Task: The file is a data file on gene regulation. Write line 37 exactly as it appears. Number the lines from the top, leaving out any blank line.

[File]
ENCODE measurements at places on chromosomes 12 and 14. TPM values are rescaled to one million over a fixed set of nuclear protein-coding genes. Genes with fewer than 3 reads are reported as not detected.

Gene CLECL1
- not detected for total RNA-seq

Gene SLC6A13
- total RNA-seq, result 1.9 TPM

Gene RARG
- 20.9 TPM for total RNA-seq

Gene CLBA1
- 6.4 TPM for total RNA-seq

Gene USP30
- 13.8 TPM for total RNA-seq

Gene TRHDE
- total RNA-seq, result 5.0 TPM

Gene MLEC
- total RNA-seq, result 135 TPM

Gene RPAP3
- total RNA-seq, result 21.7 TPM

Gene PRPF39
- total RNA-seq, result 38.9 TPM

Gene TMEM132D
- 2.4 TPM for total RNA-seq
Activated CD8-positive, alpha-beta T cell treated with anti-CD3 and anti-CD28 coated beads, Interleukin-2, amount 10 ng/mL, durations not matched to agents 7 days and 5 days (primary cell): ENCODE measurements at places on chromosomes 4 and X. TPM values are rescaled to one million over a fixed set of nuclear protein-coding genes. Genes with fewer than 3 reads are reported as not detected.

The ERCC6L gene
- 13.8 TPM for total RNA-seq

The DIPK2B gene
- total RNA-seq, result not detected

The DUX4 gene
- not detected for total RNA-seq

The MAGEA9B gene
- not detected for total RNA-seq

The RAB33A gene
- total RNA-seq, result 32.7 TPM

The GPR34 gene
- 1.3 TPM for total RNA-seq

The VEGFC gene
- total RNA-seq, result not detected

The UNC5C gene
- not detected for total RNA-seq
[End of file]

The UNC5C gene